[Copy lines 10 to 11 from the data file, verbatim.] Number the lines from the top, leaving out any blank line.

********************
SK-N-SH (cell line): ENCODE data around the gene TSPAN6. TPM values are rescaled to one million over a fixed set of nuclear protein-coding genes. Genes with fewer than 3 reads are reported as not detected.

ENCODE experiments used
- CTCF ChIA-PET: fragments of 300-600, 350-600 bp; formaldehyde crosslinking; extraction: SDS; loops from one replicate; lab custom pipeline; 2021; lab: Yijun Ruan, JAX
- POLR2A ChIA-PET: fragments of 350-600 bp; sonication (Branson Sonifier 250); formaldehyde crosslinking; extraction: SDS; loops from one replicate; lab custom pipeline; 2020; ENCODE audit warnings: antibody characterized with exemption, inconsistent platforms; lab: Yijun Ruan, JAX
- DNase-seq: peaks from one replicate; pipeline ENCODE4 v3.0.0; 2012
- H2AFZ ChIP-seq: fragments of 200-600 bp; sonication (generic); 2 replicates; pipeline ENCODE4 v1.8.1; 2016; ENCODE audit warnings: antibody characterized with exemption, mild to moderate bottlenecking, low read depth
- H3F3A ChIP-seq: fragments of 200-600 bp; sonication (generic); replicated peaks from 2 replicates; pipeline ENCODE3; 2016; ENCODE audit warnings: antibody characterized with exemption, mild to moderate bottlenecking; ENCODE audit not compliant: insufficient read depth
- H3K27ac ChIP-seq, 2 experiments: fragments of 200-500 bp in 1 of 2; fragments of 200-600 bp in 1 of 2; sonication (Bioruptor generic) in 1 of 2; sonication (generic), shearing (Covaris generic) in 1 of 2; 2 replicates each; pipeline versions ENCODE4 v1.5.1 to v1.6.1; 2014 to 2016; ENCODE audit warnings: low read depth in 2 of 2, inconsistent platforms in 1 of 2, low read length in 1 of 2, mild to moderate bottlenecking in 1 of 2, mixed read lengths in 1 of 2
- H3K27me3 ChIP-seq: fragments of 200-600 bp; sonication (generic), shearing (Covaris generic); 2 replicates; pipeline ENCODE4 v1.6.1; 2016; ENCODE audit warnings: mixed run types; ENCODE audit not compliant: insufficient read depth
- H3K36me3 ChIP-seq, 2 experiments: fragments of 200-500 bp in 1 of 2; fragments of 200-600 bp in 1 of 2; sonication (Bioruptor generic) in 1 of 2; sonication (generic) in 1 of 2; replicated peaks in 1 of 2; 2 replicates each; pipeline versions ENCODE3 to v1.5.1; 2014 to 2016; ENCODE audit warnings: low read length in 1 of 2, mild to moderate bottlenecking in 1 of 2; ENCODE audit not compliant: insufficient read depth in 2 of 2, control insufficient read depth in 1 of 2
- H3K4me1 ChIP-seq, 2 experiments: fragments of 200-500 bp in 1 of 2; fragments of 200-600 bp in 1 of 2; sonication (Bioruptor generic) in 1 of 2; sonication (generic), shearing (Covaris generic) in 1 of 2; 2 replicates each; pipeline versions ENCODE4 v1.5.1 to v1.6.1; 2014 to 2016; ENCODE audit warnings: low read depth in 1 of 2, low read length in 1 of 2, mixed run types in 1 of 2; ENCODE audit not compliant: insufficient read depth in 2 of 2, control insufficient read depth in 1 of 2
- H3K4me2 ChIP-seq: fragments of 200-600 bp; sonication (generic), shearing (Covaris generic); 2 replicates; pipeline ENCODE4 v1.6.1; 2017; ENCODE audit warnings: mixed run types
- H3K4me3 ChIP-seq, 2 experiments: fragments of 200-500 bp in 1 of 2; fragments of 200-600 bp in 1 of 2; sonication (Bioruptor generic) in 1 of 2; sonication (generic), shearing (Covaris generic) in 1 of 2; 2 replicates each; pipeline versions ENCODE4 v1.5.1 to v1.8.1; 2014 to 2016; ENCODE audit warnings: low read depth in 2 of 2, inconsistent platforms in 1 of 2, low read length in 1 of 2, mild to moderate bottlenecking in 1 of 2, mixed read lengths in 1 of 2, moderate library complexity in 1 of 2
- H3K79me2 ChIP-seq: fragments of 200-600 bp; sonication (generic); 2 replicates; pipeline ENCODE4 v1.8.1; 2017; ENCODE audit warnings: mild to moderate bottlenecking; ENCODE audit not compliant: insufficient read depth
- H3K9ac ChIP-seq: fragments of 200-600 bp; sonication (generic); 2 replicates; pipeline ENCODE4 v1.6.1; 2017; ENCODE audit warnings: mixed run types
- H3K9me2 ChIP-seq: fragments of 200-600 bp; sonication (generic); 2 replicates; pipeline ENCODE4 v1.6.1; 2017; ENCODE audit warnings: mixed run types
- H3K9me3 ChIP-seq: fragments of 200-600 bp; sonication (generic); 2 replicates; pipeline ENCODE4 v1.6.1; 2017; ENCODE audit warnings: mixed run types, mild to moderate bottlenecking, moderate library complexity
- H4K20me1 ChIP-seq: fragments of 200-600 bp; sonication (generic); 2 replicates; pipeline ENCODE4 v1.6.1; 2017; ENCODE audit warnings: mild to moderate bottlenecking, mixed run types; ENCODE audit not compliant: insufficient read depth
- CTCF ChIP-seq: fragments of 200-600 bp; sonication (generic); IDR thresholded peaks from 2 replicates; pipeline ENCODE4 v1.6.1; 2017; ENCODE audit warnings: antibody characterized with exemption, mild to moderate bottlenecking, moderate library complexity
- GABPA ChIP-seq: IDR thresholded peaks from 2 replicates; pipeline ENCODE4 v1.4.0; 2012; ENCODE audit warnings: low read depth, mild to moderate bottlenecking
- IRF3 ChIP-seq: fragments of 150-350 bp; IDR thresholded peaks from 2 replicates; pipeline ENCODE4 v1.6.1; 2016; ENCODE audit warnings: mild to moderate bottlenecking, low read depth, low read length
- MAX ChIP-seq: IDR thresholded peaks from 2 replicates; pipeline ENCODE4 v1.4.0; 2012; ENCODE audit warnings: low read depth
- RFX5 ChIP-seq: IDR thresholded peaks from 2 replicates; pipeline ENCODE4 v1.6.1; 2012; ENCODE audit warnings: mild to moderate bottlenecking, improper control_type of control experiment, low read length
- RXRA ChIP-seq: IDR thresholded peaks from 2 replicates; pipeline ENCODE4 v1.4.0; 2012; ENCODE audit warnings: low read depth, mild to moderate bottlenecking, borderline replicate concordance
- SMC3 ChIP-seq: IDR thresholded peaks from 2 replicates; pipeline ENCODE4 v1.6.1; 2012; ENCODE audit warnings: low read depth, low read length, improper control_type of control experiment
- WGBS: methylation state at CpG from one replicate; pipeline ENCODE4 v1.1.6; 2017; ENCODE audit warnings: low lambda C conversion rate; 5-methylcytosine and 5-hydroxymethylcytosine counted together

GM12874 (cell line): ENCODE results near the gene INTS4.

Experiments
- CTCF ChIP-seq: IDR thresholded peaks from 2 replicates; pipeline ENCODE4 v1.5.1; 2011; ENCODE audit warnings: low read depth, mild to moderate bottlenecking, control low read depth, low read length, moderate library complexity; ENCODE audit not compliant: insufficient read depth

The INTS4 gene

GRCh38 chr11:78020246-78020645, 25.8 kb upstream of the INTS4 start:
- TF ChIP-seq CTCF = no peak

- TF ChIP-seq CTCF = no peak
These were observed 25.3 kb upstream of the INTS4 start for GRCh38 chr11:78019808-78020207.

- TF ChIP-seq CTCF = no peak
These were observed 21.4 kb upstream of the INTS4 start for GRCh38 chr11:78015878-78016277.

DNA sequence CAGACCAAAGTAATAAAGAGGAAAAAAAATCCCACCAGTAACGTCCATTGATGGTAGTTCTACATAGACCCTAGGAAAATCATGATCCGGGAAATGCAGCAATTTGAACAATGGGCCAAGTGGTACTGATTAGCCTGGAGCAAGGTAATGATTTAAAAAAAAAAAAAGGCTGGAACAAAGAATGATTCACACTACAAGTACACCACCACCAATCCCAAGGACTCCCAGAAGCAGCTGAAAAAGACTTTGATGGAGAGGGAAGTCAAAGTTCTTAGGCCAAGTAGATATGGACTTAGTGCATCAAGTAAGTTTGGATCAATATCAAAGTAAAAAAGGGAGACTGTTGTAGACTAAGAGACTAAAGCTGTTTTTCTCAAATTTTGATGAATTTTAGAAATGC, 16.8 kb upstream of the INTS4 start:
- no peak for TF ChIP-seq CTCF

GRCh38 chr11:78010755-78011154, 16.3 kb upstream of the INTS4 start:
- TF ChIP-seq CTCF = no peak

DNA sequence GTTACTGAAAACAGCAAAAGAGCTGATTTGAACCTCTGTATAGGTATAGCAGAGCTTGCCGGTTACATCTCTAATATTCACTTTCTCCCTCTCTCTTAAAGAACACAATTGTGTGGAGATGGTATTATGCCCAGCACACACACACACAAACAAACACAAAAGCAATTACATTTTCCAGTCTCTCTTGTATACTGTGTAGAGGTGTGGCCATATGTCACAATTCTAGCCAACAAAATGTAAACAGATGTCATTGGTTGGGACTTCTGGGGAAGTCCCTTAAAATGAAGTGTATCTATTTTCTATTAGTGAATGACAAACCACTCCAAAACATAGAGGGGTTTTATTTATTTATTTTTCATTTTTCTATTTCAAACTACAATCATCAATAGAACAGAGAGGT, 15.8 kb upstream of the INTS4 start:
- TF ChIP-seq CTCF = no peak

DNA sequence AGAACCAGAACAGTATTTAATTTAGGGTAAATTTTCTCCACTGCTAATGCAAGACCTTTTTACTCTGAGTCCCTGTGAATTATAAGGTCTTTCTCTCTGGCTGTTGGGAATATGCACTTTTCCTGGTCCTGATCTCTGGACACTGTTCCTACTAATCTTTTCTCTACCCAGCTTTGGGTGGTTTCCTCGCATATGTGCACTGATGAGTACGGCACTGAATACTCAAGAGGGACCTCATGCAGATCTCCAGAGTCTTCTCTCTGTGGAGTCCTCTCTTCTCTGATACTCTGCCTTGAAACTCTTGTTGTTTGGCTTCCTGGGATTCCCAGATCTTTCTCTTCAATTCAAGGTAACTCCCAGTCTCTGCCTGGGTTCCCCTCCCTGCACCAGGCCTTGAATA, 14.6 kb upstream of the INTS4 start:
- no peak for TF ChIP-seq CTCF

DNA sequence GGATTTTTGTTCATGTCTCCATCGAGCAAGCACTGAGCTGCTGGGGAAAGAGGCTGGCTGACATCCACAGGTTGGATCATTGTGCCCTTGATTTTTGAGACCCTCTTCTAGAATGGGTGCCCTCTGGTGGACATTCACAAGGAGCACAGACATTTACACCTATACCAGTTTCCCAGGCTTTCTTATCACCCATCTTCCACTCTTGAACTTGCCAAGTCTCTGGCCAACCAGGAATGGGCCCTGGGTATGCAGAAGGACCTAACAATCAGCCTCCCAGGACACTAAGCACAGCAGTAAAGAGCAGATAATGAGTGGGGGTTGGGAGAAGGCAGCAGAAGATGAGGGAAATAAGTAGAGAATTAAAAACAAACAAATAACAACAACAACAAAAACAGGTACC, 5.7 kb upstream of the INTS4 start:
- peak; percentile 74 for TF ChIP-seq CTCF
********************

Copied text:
- H3K36me3 ChIP-seq, 2 experiments: fragments of 200-500 bp in 1 of 2; fragments of 200-600 bp in 1 of 2; sonication (Bioruptor generic) in 1 of 2; sonication (generic) in 1 of 2; replicated peaks in 1 of 2; 2 replicates each; pipeline versions ENCODE3 to v1.5.1; 2014 to 2016; ENCODE audit warnings: low read length in 1 of 2, mild to moderate bottlenecking in 1 of 2; ENCODE audit not compliant: insufficient read depth in 2 of 2, control insufficient read depth in 1 of 2
- H3K4me1 ChIP-seq, 2 experiments: fragments of 200-500 bp in 1 of 2; fragments of 200-600 bp in 1 of 2; sonication (Bioruptor generic) in 1 of 2; sonication (generic), shearing (Covaris generic) in 1 of 2; 2 replicates each; pipeline versions ENCODE4 v1.5.1 to v1.6.1; 2014 to 2016; ENCODE audit warnings: low read depth in 1 of 2, low read length in 1 of 2, mixed run types in 1 of 2; ENCODE audit not compliant: insufficient read depth in 2 of 2, control insufficient read depth in 1 of 2